World Has Lost More Than Half of Wildlife in 40 Years

Can you imagine the conspiracy theories that certain usual suspects would be broadcasting far and wide if the human population was halved in just 40 years? So why isn’t there more outcry over that happening to the Earth’s wildlife population? From BBC News:

The global loss of species is even worse than previously thought, the London Zoological Society (ZSL) says in its new Living Planet Index.

The report suggests populations have halved in 40 years, as new methodology gives more alarming results than in a report two years ago.

The report says populations of mammals, birds, reptiles, amphibians and fish have declined by an average of 52%.

Populations of freshwater species have suffered an even worse fall of 76%.

Severe impact
Compiling a global average of species decline involves tricky statistics, often comparing disparate data sets – and some critics say the exercise is not statistically valid.

The team at the zoological society say they’ve improved their methodology since their last report two years ago – but the results are even more alarming.

Then they estimated that wildlife was down “only” around 30%. Whatever the numbers, it seems clear that wildlife is continuing to be driven out by human activity.

The society’s report, in conjunction with the pressure group WWF, says humans are cutting down trees more quickly than they can re-grow, harvesting more fish than the oceans can re-stock, pumping water from rivers and aquifers faster than rainfall can replenish them, and emitting more carbon than oceans and forests can absorb.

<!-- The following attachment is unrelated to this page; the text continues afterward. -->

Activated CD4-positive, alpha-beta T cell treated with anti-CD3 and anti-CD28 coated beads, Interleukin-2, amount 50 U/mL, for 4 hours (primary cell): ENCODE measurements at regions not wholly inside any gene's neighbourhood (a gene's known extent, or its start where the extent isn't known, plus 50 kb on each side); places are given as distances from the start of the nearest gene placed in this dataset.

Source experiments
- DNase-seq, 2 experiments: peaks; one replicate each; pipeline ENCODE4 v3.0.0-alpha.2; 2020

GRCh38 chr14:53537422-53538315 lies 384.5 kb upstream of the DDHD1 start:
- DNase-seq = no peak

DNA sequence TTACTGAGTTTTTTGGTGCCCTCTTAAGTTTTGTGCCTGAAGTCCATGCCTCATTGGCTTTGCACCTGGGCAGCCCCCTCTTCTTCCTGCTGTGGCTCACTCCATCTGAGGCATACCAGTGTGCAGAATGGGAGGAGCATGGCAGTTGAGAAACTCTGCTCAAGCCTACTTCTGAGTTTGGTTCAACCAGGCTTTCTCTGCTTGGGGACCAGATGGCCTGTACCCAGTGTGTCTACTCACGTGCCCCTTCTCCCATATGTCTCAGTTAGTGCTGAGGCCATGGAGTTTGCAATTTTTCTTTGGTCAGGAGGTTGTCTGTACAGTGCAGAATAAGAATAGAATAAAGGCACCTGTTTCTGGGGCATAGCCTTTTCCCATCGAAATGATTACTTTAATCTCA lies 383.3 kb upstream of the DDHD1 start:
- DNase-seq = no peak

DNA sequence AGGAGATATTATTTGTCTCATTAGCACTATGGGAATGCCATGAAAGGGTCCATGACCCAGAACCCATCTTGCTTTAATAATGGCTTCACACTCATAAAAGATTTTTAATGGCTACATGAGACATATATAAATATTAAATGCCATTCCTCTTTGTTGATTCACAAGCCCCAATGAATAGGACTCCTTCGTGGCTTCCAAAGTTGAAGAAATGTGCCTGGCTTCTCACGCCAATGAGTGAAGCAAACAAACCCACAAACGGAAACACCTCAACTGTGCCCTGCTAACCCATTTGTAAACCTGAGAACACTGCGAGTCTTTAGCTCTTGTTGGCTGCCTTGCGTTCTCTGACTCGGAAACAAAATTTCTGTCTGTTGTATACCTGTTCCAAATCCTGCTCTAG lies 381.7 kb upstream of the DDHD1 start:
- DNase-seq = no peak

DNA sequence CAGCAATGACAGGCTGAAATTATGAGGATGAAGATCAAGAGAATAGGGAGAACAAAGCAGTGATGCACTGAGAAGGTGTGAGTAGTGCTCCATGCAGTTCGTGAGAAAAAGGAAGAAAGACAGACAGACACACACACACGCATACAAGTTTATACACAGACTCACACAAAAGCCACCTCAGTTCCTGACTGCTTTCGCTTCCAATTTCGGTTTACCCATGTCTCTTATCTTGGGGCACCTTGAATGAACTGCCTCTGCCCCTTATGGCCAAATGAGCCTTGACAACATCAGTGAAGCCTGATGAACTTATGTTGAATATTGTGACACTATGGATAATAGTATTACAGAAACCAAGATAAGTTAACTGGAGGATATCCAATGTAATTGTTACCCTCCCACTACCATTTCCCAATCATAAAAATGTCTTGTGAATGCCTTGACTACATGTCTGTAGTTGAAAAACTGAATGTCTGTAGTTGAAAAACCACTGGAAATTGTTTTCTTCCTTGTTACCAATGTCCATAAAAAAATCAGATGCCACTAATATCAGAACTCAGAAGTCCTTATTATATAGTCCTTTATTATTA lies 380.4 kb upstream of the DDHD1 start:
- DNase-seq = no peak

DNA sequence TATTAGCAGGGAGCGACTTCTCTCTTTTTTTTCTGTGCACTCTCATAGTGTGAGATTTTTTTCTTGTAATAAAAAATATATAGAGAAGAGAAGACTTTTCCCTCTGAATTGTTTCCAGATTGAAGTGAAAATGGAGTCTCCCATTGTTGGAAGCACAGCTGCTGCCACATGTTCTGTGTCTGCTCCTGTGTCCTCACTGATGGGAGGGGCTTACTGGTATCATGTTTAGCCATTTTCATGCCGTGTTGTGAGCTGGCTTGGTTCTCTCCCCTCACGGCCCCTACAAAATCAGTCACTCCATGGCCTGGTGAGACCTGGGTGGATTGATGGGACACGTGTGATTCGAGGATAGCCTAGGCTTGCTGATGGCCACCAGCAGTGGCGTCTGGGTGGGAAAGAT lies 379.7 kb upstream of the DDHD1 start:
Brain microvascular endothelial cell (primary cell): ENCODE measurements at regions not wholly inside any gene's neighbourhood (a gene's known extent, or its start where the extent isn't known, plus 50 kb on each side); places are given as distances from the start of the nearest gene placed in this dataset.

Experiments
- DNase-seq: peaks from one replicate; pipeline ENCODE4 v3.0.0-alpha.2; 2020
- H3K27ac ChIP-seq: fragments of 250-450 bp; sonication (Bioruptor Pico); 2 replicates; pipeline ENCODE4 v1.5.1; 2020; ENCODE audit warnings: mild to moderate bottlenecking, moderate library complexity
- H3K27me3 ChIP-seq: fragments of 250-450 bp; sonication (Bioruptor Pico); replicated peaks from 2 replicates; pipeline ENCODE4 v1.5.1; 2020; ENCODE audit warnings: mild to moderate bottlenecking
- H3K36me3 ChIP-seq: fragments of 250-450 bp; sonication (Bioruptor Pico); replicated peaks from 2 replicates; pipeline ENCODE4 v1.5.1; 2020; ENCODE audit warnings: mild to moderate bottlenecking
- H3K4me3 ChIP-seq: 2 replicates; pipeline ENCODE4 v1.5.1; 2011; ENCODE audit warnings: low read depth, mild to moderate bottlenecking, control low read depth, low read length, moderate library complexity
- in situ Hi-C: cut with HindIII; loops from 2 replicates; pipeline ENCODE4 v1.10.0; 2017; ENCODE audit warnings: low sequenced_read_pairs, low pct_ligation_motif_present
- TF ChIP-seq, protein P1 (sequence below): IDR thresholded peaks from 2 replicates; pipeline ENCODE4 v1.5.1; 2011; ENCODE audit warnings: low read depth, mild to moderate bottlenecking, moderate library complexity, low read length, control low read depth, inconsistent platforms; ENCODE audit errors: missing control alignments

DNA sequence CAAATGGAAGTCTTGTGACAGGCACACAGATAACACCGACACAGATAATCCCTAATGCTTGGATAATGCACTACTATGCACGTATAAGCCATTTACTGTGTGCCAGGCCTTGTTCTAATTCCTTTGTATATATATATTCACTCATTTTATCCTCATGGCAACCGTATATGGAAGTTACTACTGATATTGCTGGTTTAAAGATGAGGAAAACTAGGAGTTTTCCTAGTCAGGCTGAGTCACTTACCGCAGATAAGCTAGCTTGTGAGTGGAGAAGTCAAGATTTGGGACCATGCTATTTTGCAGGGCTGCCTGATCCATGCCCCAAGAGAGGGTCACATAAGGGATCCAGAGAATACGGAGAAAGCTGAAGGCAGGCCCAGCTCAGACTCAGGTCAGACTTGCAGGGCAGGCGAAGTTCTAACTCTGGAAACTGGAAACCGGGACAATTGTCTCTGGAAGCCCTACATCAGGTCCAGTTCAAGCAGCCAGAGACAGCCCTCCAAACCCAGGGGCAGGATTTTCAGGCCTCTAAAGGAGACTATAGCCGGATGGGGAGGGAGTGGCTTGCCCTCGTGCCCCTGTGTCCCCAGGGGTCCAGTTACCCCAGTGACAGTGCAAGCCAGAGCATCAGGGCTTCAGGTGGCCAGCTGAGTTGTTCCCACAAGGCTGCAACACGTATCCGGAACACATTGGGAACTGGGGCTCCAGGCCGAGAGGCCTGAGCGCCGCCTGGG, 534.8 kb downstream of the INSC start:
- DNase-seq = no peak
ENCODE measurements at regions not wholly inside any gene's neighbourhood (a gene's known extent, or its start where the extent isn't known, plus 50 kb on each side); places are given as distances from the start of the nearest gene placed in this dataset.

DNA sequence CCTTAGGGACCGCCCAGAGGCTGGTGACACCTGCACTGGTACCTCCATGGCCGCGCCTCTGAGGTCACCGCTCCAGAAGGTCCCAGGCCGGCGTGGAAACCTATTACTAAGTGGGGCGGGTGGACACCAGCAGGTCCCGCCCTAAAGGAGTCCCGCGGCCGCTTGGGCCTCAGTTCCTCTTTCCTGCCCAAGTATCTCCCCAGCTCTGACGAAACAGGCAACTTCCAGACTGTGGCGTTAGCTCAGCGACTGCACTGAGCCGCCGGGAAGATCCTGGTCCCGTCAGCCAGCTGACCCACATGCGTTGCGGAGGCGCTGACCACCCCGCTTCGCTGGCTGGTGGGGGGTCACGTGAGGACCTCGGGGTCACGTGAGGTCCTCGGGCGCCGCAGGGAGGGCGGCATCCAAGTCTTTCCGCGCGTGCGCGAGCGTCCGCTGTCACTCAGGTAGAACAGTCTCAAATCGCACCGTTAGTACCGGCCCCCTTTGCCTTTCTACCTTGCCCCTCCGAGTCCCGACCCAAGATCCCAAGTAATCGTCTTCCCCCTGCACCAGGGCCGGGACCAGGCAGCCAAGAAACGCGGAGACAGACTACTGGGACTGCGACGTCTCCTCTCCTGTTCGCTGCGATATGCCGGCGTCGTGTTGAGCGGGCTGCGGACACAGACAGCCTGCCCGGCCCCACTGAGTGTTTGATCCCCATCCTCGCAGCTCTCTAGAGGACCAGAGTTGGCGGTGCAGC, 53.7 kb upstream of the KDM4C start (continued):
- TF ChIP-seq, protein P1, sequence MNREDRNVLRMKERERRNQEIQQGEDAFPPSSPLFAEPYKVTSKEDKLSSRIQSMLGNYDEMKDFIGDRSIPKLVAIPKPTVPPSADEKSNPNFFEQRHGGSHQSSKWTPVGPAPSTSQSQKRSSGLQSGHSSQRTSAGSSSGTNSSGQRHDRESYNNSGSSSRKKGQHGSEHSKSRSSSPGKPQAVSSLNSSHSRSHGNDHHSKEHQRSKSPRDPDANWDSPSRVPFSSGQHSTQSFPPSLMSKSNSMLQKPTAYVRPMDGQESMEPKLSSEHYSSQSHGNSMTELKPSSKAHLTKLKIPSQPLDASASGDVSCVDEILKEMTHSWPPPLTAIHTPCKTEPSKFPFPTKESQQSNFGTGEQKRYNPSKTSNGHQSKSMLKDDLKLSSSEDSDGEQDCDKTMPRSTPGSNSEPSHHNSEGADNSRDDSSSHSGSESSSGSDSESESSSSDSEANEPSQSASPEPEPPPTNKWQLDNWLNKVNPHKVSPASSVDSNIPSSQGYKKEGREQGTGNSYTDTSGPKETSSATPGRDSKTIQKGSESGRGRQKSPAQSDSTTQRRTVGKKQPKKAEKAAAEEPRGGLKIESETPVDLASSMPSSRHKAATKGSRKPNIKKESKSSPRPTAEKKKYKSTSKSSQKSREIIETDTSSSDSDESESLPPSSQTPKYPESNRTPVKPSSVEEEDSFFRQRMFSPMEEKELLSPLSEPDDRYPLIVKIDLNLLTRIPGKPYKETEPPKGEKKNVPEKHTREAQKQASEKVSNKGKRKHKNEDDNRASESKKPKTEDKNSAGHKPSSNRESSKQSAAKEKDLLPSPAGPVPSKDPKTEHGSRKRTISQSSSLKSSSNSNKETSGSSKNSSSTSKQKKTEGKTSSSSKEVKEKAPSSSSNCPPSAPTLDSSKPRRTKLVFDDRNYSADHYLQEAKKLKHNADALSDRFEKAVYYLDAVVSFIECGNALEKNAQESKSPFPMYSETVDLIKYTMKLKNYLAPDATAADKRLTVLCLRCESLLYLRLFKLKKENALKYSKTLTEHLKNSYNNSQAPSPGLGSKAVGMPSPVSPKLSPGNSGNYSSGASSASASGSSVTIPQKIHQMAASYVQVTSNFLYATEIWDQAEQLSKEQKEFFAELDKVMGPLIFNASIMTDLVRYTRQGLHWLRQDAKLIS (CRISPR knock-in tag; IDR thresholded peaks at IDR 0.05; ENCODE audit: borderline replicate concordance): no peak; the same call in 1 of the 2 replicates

It catalogues areas of severe impact – in Ghana, the lion population in one reserve is down 90% in 40 years.

In West Africa, forest felling has restricted forest elephants to 6-7% of their historic range.

Globally, habitat loss and hunting have reduced tigers from 100,000 a century ago to just 3,000…

[continues at BBC News]

majestic

Majestic is gadfly emeritus.

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  • gustave courbet

    Obnoxious headers about ‘conspiracy theories’ aside, the reason that the anthropocene mass extinction isn’t discussed widely is because it is terrifying, and ameliorating the situation would require a sea-change in our global economic processes. Even if our global society had switched to ‘green energy’ decades ago to mitigate anthropogenic climate change, we’d still be clear-cutting rain forests, dredging wetlands, and paving prairies. A reconciliation of human avarice with our finite world is what is required and, lets face it- there’s little money in curbing greed.

    • Woobniggurath

      Once again, a small comet.

  • BuzzCoastin

    considering that 99% of every living species
    is now extinct
    and that there is evidence that the mass extinction process
    is a regular occurence in Nature
    wee should not be surprised nor unaware of this

    a Neanderthal told me this

  • Woobniggurath

    This is the only news story which actually counts.